June 30, 2007

cia family jewels and spies

muttering to myself:
'The CIA 'family jewels' are, among other things, a reminder that the world of terrorist provocateurs and arms peddlers is actually rather small and exceedingly inbred. Maybe that explains the infantile urgency of Cheney's desire to clamp down on captives. The objective is not really to get information from them. The overarching concern is to keep former 'assets' quiet and away from the press. It's what they know about Cheney, the Bushes, Rumsfeld, et al., that keeps them isolated and shorn of due process -- not what they allegedly know about future terrorist activity.'

Well, I don't actually mutter in complete sentences, but that was the gist of it. Paranoia, anger and dismay strike deep while browsing the Spy Museum gift shop, in the old Atlas and Ledroit buildings at 9th and F Streets. Along with dozens of other artists, I had a studio in Atlas-Ledroit way back before the sports complex and steakhouses – i.e., before it became an 'arts district." The street level, occupied now by the spy shop, was a wig store. It was patronized by the transvestite prostitutes that populated the neighborhood and serviced customers of the porno emporiums around the corner. There was also a donut shop I used to like until I saw the proprietor unloading the pastries early one morning on open trays from the filthy trunk of his ancient Pontiac. And a down-at-the-heels florist that might have been a bookmaking operation.

I won't go in the museum proper unless someone pays me to – the whole idea is nauseating. It's particularly galling that years of urban planning have replaced studio space with a tourist trap. Nonetheless, a visiting friend from Gainsville, FL stumbled into the gift shop a few weeks ago and suggested I check it out. It is, in fact, a trip. Mostly, of course, the sensibility is '50's Playboy pipe smoking spy-glamour – a pose that functioned then, just as it does today, to obscure the violence and mendacity of US covert ops, a/k/a state sponsored terrorism. Still, the gift shop isn't entirely one dimensional. Maybe you'll be surprised to see a reputable book on Soviet poster art and current, critical books on Iraq, etc. All that, I guess, functions as deep cover for the salacious, goofy spy stuff. It may also creep you out that you actually like the goofy spy stuff. Born and raised on it, let's face it. (The next time your gift-giving imagination is hobbled by that special someone's inscrutable tastes, we suggest the revolutionary red 'What Would Che Do?' t-shirt (don't look for it on their website which is decidedly tamer than the shop). I'm so confused and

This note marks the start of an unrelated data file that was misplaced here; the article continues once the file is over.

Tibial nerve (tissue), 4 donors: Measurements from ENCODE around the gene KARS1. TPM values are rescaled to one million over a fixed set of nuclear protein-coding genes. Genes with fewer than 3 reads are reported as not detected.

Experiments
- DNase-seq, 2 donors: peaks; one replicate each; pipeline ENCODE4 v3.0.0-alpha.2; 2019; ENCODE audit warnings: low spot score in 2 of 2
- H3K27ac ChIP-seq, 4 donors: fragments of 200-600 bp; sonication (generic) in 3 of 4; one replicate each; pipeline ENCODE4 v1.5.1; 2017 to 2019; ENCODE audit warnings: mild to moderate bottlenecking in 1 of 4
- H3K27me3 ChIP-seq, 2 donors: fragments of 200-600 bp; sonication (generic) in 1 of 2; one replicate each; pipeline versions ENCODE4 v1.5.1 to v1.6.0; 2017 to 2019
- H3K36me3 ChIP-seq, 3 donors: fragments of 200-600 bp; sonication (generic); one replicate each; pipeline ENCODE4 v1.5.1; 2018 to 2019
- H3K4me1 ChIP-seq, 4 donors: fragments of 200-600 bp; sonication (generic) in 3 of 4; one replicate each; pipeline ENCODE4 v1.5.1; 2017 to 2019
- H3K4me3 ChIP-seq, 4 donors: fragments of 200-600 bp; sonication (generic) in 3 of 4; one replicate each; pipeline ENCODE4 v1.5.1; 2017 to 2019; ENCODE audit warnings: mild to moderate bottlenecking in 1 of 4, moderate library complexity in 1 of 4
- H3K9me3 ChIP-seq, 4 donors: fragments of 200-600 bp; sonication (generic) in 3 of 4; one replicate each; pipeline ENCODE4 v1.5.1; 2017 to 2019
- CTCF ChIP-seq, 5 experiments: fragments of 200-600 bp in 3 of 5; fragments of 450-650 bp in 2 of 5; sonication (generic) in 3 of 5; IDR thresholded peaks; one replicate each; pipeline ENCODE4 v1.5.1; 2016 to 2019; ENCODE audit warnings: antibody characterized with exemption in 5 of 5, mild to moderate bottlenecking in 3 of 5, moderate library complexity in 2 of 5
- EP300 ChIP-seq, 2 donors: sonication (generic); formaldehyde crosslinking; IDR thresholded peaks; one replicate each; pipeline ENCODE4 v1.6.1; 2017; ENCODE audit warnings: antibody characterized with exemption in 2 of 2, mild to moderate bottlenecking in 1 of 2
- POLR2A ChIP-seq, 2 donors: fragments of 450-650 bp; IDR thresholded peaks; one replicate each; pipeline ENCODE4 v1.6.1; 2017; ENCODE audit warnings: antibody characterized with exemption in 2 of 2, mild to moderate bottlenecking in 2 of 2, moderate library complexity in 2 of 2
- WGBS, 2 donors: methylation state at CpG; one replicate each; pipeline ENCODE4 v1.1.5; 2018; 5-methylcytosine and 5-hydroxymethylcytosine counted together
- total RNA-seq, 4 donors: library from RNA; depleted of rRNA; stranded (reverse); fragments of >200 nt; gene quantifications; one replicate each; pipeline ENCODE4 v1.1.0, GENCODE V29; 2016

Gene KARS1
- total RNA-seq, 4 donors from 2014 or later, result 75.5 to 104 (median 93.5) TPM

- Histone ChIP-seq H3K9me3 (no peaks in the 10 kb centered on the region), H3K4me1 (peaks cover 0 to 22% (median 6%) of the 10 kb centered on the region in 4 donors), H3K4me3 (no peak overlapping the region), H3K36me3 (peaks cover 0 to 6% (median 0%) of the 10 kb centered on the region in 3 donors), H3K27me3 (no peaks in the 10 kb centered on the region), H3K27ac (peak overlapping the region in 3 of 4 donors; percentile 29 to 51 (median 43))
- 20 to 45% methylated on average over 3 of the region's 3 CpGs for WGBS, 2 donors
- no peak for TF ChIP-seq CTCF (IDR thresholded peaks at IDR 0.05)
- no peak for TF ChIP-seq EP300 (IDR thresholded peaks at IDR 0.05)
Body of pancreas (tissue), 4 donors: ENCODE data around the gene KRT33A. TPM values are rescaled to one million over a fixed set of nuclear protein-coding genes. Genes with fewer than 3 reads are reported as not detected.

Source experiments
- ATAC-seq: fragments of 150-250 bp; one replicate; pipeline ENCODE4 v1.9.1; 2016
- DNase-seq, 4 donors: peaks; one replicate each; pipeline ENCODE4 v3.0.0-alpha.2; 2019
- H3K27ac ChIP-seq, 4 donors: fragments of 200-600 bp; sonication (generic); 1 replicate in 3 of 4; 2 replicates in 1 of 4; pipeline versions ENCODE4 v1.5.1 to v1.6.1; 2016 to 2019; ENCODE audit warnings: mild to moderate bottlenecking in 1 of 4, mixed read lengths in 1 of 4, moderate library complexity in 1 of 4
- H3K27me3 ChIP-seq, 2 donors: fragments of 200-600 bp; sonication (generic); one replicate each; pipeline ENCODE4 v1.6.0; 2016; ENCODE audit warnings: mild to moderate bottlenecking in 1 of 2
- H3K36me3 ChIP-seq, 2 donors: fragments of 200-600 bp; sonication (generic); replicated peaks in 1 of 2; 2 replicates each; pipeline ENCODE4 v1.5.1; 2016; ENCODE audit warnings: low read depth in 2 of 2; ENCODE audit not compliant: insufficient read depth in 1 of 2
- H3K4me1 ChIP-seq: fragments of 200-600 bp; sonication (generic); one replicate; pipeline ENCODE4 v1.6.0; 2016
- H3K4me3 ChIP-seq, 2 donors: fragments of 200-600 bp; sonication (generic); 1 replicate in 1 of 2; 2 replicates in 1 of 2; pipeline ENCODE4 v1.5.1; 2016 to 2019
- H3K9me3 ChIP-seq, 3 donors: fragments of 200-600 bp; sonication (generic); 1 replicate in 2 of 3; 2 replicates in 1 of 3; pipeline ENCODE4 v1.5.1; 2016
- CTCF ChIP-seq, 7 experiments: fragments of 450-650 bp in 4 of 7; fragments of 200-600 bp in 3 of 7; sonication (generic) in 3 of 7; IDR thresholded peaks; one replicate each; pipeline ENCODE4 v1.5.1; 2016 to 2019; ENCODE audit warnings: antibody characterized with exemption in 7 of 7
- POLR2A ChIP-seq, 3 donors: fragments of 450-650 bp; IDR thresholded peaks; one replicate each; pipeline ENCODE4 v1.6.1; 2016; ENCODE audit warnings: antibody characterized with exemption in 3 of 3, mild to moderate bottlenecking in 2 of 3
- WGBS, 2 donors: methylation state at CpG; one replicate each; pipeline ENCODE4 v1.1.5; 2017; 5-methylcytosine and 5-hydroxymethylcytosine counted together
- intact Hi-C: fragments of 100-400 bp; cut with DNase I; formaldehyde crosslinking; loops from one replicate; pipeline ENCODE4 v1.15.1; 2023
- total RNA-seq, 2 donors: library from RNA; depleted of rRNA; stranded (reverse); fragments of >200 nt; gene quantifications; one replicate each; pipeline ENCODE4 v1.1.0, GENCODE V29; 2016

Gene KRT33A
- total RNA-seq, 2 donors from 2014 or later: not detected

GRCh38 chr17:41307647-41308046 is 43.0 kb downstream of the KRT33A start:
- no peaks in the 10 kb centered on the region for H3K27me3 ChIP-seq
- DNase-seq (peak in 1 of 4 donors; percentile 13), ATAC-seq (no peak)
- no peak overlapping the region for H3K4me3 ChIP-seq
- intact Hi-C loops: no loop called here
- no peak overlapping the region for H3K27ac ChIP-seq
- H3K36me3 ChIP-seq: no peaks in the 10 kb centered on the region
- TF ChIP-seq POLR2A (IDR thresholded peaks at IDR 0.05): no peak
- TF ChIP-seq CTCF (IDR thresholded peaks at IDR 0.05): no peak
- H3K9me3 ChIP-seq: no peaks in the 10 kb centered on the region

still muttering……..


Anonymous said...

Very funny, Mr. Weil. As a provocative worker yourself in "the consciousness industry," you, and, of course, your impressive output, are of considerable interest to us. You were a little easier to keep track of in the Atlas Bldg., but your new neighbors up by your NW studio have been most cooperative. But could you turn down that damn music a little? It's messing up our reception.
We'll be in touch. Have a nice day.

Anonymous said...

You got "stumbled" right. As I recall (with some difficulty), I had some time to kill and was trying to walk off, as best I could, the vestiges of that 114-proof Grandad you kindly fed me the night before. You were commemorating Gene Davis and/or the Washington Color School, which I understand doesn't even exist, by drinking tea with an attractive woman who had a demonstrably subversive, even un-American accent. The gift shop was exactly the sort of surreal interpretive challenge I needed to get straight.